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When students pose the questions

New York Teacher

Whether you are a novice teacher or a savvy veteran with a bag full of teaching tricks, you are undoubtedly always looking for compelling ways to spark your students’ interests and engage them in meaningful discussions. Sometimes, however, you have to experiment with a variety of strategies to find the one that best meets the needs of your students. Such was the case for me.

My desire each year is to implement a consistent model of teaching that is rigorous and student-centered and that incorporates student-generated discussions. So what can a teacher do to pique students’ interests and help them rise to the rigorous expectations of consistent, active class participation? In my class, I use what I call Socratic symposiums. They can be adapted for use in any classroom regardless of subject or age.

Socratic symposiums are my adaptation of Socratic seminars, which usually occur on a larger scale. In my symposiums, the class is divided into preselected groups of four to five students each. Each group is required to develop four to five deep questions centered on a common reading or topic that we have recently studied in class.

Deep questions are those that have a variety of acceptable answers and which can lead to stimulating, entertaining and passionate small-group discussions. Students can develop these questions as homework the night before the group discussion or as part of the class lesson. However, each student is required to record their group’s agreed-upon common discussion questions in a labeled section of their notes sheet, which they can refer to in looking for opportunities to participate actively in their group’s discussion.

The symposiums are counted as part of students’ class participation grades for each marking period. And, to help me evaluate the discussions that go on simultaneously among the five to six groups in class, one member of each group takes a turn acting as a discussion evaluator. Assigning the student evaluators to groups other than their own helps to promote fair grading.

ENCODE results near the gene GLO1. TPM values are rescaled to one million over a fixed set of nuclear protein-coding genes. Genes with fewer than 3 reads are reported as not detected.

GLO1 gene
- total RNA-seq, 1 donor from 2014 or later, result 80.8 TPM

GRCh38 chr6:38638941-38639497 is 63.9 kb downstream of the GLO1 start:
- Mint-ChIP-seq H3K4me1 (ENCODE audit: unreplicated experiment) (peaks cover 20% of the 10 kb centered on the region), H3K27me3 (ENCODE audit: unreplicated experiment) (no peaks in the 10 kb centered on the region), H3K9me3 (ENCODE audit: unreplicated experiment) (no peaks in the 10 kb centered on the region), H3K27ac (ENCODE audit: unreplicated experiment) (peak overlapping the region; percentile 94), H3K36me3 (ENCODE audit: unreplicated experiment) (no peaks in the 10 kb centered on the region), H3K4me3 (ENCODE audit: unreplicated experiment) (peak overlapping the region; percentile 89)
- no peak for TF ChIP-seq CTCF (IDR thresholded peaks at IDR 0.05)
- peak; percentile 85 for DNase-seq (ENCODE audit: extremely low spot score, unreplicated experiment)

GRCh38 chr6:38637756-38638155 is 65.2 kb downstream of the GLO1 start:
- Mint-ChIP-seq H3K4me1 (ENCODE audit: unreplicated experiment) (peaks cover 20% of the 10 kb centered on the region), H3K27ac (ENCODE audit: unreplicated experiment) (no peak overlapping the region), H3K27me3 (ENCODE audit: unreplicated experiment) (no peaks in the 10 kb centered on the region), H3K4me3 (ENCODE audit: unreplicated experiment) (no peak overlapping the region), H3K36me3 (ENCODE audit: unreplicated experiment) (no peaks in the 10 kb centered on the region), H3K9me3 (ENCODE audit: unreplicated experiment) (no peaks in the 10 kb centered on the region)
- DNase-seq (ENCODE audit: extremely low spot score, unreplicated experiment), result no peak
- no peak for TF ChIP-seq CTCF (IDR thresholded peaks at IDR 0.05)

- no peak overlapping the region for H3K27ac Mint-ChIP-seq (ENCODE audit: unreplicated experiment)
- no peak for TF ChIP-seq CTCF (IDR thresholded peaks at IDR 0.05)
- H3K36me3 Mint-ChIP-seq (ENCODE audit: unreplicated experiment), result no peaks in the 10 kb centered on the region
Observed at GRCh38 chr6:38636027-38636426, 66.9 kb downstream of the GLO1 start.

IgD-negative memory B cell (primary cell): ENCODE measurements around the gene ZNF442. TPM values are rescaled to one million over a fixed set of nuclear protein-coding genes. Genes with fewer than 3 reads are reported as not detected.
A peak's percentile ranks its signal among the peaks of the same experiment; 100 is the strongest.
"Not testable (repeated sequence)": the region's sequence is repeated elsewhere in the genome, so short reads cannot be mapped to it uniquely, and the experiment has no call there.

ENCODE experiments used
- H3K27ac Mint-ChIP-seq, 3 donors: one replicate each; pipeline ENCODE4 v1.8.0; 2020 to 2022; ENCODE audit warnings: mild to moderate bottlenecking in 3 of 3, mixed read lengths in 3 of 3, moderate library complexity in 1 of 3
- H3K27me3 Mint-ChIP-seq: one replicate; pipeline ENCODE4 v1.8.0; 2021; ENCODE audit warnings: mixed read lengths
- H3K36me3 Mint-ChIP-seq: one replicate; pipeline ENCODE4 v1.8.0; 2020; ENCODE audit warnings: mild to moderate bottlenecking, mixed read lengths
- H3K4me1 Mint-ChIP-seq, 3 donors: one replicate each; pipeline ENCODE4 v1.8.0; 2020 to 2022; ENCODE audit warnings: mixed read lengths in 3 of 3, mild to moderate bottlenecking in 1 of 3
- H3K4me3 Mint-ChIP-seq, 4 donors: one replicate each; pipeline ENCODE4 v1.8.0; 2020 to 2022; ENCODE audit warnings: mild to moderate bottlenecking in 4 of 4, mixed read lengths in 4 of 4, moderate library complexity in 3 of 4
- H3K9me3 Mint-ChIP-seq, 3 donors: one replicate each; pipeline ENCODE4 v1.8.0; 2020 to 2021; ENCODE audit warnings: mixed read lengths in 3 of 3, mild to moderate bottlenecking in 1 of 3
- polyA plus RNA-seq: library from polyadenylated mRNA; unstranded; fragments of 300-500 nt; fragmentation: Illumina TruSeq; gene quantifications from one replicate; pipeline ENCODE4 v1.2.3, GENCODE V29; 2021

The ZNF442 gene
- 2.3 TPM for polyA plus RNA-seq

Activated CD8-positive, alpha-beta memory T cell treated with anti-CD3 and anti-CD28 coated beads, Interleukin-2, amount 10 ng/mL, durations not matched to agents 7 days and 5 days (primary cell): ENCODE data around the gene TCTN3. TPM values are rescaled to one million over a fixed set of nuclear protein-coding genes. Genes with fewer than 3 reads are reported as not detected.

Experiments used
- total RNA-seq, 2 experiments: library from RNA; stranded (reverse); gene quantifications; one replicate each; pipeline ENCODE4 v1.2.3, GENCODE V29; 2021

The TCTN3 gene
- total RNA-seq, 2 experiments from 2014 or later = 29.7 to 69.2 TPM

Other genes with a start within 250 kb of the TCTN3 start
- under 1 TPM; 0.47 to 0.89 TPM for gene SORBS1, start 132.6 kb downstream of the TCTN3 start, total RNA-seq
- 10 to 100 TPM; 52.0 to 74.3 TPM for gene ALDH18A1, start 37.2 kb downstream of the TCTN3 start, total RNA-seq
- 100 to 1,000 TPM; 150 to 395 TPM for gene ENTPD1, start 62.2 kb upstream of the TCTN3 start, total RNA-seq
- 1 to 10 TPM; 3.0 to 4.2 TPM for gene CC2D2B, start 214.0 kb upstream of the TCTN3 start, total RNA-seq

The evaluators are each given a peer evaluation grade sheet, which I developed with a colleague. Evaluators record the topic of discussion and names of students participating and then mark when students complete certain tasks, such as starting off the conversation, asking or answering a question or building on someone else’s ideas.

Each completed task can earn a student points. However, if a student loses focus and is off task, then the evaluator may take away a point. Students who go off task are informed immediately by the evaluator. This serves as an effective reminder for students to participate.

Evaluators are also asked to identify at least one specific “glow,” something members of the group did well, and at least one specific “grow,” something the group can do better next time. The results are shared with the groups at the end of the class.

Each round of group discussions typically lasts about eight to 12 minutes, and before the class leaves I collect the peer evaluation sheets as well as the individual reflection sheets completed by discussion participants. The student judge is held accountable for how effectively he or she evaluated the group.

The payoff is undeniable. I get to walk around the classroom listening to a variety of interesting student-led conversations and taking notes on what I hear. Because I hold these Socratic symposiums frequently, usually two to three times a week, students who are typically shy during larger class discussions have the chance to make their voices heard. Also, putting students in charge of developing the questions challenges them to come up with queries that interest them personally. The group discussions also lend themselves to further rigorous homework assignments and in-class writing tasks.

If you are interested in learning more or would like copies of the evaluation sheets I use, please feel free to contact me at